How to encourage female scientists to stay on
The number of female scientists is growing rapidly, but many female scientists abandon their careers because they feel pessimistic about advancement.
According to a new study, placing more women in decision-making roles in the scientific world on the teams that organize symposia could offer an effective and simple step forward.
Over the last forty years the number of women studying life sciences has increased dramatically. In 1970 just 13% of life science Ph.Ds were awarded to female students, compared to 52% in 2011.
However, the National Research Council reported in 2010 that “women continued to be underrepresented among academic faculty relative to the number receiving science and engineering degrees.”
A study, published in the journal mbio and led by Arturo Casadevall, M.D., Ph.D. professor and chair of microbiology & immunology at the Albert Einstein College of Medicine of Yeshiva University, puts forward a strategy that would help female scientists climb the academic ladder.
Include more female scientists in symposia organizing teams
Dr. Casadevall said:
“Put at least one woman on the team that organizes a scientific symposium, and that team will be much more likely to invite female speakers.”
The team gathered and examined data from scientific symposia involving almost 2,000 speakers at three major general meetings sponsored by the American Society for Microbiology from 2011 to 2013. They concentrated on 112 teams that included at least one female scientist and 104 all-male “convener teams”.
They found that the all-male teams arranged speaking events in which 25% of speakers were female, compared to 43% when the teams included at least one woman. In other words, the proportion of female speakers was 72% higher when a woman was part of the convener team.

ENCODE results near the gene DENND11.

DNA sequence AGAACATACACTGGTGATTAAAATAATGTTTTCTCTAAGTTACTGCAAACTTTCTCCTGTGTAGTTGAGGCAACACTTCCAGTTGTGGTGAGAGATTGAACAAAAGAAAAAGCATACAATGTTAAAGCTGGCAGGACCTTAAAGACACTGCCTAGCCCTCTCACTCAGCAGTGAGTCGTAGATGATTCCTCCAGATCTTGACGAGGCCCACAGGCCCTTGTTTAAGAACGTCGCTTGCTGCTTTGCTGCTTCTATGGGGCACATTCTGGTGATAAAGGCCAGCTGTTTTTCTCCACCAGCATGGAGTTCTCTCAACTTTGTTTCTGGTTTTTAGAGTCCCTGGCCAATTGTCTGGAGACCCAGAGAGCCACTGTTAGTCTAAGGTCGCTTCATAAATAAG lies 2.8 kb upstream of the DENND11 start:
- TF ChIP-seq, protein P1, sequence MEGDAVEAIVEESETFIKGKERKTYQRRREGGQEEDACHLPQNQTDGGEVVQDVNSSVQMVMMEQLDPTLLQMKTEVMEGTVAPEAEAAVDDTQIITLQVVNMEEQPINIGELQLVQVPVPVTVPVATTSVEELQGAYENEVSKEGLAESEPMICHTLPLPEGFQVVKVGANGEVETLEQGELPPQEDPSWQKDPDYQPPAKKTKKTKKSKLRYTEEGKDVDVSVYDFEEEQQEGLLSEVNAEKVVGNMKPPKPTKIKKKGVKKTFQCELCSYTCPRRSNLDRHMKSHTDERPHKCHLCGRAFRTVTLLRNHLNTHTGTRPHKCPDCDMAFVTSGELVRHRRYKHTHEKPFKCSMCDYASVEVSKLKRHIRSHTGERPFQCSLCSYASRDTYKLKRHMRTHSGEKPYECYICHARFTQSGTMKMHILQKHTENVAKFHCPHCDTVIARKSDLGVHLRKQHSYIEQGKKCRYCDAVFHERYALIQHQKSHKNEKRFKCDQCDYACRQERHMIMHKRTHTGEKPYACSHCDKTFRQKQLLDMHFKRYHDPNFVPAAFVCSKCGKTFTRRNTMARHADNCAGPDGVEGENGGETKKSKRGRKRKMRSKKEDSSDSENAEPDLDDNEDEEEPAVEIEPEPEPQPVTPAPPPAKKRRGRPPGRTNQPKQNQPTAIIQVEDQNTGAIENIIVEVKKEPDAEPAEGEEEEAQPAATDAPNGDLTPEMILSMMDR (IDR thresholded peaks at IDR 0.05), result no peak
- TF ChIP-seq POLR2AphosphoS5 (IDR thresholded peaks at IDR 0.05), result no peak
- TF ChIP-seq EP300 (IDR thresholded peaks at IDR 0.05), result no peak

Dr. Casadevall said:
“Participating in meetings as a speaker is an extremely important factor for academic advancement. It’s a cascade effect – once you’re a speaker, your work is recognized, and you are more likely to make connections, have your work funded, and to be invited to speak again. And when you speak at a meeting, your reputation at your home institution also improves, and that helps your chances of promotion. So being an invited speaker at these meetings can definitely help advance your scientific career.”
Including women in the speaker selection process made it much less likely that all the speakers in a symposium were male. Approximately 30% of all symposia in which the selection teams consisted entirely of men had just male speakers. The figure dropped to 9% when the convener teams included at least one female.
Dr. Casadevall said “All-male sessions can be a turn-off for younger female scientists. They can send the message that the field has few women and that the upper echelons are dominated by men.”
The American Society for Microbiology has informed its members of these latest findings. Dr. Casadevall said “We’ll see if this translates into changes. The lack of women in leadership positions is a big problem in our field, but our findings suggest an easy remedy. I also hope that people in other fields take a look at this issue, and if they find they have similar gaps that they begin to talk about how to deal with it.”